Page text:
Tuesday, December 11, 2012

Writing Process: First Drafts

Writing a brand new novel (my first after finishing the Glitch trilogy) is a totally weird experience. I started and stopped three other books as I tried to settle on the one I want to write. Fourth idea was the winner! I really believe it can be a great book, the book I’ve been wanting to write for years.

For me, drafting is always fraught with equal parts anxiety and excitement. On one hand, when I get in a crazy groove like I’m in now, I’m a totally happy person – cheery with my husband, laughing with my son. And on the other hand, I’m a neurotic mess because of this weighty pressure or anxiety—the best metaphor for how it makes me feel is like I can’t take a deep breath till I’ve gotten the story in my head all out on paper. Like if I don’t get it down NOW it will all evaporate. It’s so intangible just sitting up there in my brain. I’m jittery and restless until I can get it solid on paper, something I can hold in my hand. So all throughout the day I feel this nagging desire tugging at the back of my brain to get back to the book, like worrying about whether you turned the coffeemaker off or something else important you’ve left undone but can’t quite put your finger on. I'm almost constantly thinking about the book, scheming for when I can next steal some time and energy to work on it.

A lot of the time, when I’m not actually writing, I’m still just lost in the world of it. Planning out my next scene, thinking about the character arc of my MC. But also now I hear other voices in my head—wondering if it’s good enough, if we’ll be able to sell it, if my agent will like it. If I let myself think about those things, they can totally derail the creative process.

Part of the issue is I’m an ugly first drafter. My characters are too reactive, the melodrama goes way over the edge from captivating to schlocky, and I generally figure out how the plot should be told as I’m in the latter 3/4 of the book. I listen to the fabulous Writing Excuses podcast on a regular basis and one writer on there keeps talking about how he’s a one drafter. As in, his first draft is his last draft. I cannot wrap my brain around that. It’s how I so WISH I could write. All the saved words and pages and time! I’ve tried outlining, revising as I go, and a number of other trick but I think it’s time I accept the fact that it’s not how I work.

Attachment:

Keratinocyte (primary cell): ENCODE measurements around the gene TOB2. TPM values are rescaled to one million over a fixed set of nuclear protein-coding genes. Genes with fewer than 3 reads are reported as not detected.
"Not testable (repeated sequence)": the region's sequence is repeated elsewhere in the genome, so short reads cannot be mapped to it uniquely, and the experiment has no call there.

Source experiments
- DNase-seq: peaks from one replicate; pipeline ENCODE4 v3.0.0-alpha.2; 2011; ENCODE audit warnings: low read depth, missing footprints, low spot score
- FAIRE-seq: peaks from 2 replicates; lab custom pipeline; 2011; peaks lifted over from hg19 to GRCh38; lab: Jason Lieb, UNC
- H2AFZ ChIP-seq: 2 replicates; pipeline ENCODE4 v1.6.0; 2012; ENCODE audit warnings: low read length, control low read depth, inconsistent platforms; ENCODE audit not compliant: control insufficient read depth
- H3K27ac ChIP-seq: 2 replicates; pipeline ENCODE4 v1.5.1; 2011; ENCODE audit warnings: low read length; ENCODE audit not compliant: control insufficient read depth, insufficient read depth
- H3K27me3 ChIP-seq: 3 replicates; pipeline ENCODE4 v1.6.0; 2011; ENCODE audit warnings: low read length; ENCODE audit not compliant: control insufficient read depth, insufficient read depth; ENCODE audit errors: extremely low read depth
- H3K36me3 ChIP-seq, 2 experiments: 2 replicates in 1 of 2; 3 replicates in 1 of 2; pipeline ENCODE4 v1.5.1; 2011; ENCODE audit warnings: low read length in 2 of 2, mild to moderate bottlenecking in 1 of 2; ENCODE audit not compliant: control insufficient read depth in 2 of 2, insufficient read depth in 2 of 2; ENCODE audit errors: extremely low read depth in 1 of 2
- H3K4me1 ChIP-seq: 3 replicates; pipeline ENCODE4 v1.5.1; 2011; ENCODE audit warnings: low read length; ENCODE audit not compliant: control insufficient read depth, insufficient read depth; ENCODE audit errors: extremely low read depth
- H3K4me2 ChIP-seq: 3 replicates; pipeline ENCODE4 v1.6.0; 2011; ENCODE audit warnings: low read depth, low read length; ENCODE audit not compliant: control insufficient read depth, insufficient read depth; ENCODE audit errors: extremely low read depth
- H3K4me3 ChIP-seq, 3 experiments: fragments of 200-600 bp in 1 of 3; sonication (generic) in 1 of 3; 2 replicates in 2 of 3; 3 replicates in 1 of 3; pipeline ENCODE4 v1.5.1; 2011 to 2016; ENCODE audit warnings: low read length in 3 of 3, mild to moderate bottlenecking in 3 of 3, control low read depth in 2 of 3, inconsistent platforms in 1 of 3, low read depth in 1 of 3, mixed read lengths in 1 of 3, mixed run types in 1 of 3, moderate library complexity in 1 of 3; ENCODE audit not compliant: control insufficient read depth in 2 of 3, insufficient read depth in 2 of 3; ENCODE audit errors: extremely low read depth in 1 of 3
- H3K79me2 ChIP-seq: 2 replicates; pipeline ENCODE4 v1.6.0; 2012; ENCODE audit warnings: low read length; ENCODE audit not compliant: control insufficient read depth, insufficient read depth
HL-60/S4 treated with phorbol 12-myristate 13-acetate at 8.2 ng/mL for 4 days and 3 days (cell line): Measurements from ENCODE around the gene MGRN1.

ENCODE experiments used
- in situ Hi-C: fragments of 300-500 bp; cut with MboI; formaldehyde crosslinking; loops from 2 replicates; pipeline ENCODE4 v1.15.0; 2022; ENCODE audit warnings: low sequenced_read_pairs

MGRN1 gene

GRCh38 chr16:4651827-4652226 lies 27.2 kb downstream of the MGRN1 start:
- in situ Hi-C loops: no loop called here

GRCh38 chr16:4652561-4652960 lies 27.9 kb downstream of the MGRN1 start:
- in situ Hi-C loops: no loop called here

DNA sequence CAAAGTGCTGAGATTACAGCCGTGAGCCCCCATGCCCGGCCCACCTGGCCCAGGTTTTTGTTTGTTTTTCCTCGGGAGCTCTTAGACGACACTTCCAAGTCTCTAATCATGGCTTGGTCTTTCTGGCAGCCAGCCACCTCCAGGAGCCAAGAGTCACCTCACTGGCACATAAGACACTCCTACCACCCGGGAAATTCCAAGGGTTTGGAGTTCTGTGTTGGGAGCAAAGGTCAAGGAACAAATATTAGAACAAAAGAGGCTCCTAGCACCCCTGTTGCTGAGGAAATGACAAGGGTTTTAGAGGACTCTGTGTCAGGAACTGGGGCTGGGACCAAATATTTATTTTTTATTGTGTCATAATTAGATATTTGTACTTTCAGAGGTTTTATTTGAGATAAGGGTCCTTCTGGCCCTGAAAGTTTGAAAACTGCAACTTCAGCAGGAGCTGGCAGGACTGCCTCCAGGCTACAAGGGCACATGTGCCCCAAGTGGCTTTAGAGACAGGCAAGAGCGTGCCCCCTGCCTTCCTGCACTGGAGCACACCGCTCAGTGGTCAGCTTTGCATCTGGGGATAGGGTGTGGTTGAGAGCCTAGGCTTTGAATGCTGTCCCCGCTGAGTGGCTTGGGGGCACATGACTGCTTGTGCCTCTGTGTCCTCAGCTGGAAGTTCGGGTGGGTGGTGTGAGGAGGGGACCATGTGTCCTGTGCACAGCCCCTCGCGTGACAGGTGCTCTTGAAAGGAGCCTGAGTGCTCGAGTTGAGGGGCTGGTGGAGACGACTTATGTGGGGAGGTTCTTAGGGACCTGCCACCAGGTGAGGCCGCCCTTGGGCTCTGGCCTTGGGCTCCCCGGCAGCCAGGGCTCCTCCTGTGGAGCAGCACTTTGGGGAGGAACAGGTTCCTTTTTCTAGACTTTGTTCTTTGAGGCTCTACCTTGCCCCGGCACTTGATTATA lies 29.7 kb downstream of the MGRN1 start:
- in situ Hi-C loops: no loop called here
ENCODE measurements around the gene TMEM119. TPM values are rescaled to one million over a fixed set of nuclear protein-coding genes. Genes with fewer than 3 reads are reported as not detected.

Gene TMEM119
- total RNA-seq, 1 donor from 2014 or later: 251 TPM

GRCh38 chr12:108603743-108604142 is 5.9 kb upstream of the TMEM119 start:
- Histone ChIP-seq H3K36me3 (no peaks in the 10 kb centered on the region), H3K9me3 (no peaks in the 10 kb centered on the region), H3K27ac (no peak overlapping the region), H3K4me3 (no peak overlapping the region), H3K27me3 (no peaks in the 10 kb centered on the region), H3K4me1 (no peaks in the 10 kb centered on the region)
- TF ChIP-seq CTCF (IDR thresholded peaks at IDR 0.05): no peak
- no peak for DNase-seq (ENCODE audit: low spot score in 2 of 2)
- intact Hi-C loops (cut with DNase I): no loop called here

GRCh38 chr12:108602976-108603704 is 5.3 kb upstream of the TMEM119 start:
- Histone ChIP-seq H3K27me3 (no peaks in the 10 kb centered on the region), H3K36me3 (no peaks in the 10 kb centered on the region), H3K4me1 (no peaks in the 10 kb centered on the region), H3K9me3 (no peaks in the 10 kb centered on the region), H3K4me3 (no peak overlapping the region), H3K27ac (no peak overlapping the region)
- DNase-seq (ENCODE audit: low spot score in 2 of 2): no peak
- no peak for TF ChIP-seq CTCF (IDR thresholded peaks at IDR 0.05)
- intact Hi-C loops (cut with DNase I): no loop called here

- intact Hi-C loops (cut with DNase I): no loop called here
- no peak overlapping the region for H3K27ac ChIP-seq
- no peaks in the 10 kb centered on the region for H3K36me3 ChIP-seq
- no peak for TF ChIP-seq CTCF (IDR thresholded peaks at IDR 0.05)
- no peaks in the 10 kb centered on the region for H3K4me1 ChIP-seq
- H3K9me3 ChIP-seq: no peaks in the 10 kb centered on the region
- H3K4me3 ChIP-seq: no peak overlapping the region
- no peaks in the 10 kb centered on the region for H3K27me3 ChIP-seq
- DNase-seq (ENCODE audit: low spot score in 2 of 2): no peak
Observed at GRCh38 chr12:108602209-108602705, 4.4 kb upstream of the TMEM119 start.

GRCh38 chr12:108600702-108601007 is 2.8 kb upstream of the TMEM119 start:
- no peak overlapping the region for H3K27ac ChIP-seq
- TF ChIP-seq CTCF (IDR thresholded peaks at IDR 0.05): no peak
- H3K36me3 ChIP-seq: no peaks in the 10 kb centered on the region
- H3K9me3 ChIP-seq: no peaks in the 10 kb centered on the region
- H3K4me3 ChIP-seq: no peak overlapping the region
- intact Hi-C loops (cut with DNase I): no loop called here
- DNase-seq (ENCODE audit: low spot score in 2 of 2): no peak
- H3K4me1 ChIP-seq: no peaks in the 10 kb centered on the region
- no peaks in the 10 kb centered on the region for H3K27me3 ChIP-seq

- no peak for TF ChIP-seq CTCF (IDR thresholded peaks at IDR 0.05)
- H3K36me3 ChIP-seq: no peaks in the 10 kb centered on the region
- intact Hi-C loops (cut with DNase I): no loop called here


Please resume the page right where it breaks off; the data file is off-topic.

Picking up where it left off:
Second drafts are where the magic happens for me. I need the clay lump of the book and then I can see it all at once and see where I need to shave and where I need to plump. Doing this long enough, I’ve started to learn about myself through my writing process—see the unique and strange ways my mind works. I’ve learned I’m almost a better editor than writer, or that for me, the two tasks are equally at work in producing a book. I write a bad first draft, then the editor in me takes over and sees how it needs to be shaped for character, story, and themes to really be clear. Then I rewrite half the book (or the whole book) and go back in with editor-self again, wash, rinse, repeat until I have a book I’m satisfied with. I wish there was another way that didn’t involve so much work! But alas. This brain is all I’ve got, and I hope I’m learning to embrace my process rather than fight against it.

1 comment:

  1. Thanks! I was curious on the process authors had to do to write a book and I think is a bit weird but fun!